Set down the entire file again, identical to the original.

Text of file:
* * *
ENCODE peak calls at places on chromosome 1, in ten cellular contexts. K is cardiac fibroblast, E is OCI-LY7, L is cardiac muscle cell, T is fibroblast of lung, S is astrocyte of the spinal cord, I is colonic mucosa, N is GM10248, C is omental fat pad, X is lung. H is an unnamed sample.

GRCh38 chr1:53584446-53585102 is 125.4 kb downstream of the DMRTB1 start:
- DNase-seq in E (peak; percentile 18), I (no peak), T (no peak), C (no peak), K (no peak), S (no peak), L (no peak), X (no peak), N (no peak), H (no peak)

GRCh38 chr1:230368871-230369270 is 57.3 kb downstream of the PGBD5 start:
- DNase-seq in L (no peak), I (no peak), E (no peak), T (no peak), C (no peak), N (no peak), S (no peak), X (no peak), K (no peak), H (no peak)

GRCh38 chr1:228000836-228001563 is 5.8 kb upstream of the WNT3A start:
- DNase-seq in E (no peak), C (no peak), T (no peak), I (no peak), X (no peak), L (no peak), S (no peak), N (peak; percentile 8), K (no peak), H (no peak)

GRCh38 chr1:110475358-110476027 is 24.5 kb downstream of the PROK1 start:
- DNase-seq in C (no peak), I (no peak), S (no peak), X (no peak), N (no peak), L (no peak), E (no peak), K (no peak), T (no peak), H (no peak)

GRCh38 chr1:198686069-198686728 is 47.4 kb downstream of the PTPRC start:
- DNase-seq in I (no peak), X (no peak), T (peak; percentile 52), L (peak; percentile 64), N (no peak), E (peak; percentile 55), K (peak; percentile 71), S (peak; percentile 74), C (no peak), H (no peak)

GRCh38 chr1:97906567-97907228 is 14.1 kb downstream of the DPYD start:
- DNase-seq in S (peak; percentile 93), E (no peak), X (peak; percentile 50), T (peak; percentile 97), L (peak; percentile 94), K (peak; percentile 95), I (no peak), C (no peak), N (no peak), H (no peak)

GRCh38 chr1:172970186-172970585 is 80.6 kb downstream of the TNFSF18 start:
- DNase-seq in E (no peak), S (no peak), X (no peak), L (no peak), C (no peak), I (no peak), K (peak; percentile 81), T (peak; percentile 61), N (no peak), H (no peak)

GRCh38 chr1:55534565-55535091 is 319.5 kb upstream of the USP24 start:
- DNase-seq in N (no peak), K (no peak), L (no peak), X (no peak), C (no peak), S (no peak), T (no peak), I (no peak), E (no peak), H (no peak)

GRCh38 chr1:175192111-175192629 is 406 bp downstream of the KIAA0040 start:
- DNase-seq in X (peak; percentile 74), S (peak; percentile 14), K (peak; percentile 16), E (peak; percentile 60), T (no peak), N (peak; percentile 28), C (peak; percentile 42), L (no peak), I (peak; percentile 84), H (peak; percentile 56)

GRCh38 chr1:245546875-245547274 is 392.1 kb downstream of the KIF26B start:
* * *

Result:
ENCODE peak calls at places on chromosome 1, in ten cellular contexts. K is cardiac fibroblast, E is OCI-LY7, L is cardiac muscle cell, T is fibroblast of lung, S is astrocyte of the spinal cord, I is colonic mucosa, N is GM10248, C is omental fat pad, X is lung. H is an unnamed sample.

GRCh38 chr1:53584446-53585102 is 125.4 kb downstream of the DMRTB1 start:
- DNase-seq in E (peak; percentile 18), I (no peak), T (no peak), C (no peak), K (no peak), S (no peak), L (no peak), X (no peak), N (no peak), H (no peak)

GRCh38 chr1:230368871-230369270 is 57.3 kb downstream of the PGBD5 start:
- DNase-seq in L (no peak), I (no peak), E (no peak), T (no peak), C (no peak), N (no peak), S (no peak), X (no peak), K (no peak), H (no peak)

GRCh38 chr1:228000836-228001563 is 5.8 kb upstream of the WNT3A start:
- DNase-seq in E (no peak), C (no peak), T (no peak), I (no peak), X (no peak), L (no peak), S (no peak), N (peak; percentile 8), K (no peak), H (no peak)

GRCh38 chr1:110475358-110476027 is 24.5 kb downstream of the PROK1 start:
- DNase-seq in C (no peak), I (no peak), S (no peak), X (no peak), N (no peak), L (no peak), E (no peak), K (no peak), T (no peak), H (no peak)

GRCh38 chr1:198686069-198686728 is 47.4 kb downstream of the PTPRC start:
- DNase-seq in I (no peak), X (no peak), T (peak; percentile 52), L (peak; percentile 64), N (no peak), E (peak; percentile 55), K (peak; percentile 71), S (peak; percentile 74), C (no peak), H (no peak)

GRCh38 chr1:97906567-97907228 is 14.1 kb downstream of the DPYD start:
- DNase-seq in S (peak; percentile 93), E (no peak), X (peak; percentile 50), T (peak; percentile 97), L (peak; percentile 94), K (peak; percentile 95), I (no peak), C (no peak), N (no peak), H (no peak)

GRCh38 chr1:172970186-172970585 is 80.6 kb downstream of the TNFSF18 start:
- DNase-seq in E (no peak), S (no peak), X (no peak), L (no peak), C (no peak), I (no peak), K (peak; percentile 81), T (peak; percentile 61), N (no peak), H (no peak)

GRCh38 chr1:55534565-55535091 is 319.5 kb upstream of the USP24 start:
- DNase-seq in N (no peak), K (no peak), L (no peak), X (no peak), C (no peak), S (no peak), T (no peak), I (no peak), E (no peak), H (no peak)

GRCh38 chr1:175192111-175192629 is 406 bp downstream of the KIAA0040 start:
- DNase-seq in X (peak; percentile 74), S (peak; percentile 14), K (peak; percentile 16), E (peak; percentile 60), T (no peak), N (peak; percentile 28), C (peak; percentile 42), L (no peak), I (peak; percentile 84), H (peak; percentile 56)

GRCh38 chr1:245546875-245547274 is 392.1 kb downstream of the KIF26B start: